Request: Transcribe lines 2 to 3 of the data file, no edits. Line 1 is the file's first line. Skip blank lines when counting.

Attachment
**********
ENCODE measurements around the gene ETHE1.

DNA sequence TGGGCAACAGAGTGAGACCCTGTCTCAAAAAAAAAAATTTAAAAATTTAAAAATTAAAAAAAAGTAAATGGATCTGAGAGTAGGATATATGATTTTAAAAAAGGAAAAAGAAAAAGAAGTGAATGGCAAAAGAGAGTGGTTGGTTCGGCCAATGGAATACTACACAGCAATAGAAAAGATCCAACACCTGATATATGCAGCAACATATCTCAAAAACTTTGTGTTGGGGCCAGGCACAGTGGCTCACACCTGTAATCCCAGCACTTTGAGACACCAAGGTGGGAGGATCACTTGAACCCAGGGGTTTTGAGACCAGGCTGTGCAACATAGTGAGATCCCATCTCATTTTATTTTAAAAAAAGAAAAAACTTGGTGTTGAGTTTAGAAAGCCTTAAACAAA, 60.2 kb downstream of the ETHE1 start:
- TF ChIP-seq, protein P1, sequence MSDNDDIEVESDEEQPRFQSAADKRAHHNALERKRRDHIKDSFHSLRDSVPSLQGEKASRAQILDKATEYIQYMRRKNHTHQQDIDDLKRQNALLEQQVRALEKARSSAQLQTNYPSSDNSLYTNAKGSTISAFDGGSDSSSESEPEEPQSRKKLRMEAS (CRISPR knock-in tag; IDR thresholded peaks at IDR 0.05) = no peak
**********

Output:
DNA sequence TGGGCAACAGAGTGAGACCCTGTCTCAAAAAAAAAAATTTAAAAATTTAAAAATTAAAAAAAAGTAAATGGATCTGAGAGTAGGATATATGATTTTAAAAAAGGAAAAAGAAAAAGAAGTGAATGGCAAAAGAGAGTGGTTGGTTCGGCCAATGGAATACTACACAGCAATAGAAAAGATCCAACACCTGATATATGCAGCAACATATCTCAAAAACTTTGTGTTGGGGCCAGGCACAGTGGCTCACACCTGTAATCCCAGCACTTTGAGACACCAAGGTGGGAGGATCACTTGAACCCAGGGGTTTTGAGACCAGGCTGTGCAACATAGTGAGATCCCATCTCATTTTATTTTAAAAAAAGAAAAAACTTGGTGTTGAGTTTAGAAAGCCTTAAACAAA, 60.2 kb downstream of the ETHE1 start:
- TF ChIP-seq, protein P1, sequence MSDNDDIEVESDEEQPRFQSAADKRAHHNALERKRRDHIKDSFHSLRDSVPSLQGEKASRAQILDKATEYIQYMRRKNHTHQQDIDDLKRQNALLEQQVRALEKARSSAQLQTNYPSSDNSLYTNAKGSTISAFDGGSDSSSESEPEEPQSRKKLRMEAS (CRISPR knock-in tag; IDR thresholded peaks at IDR 0.05) = no peak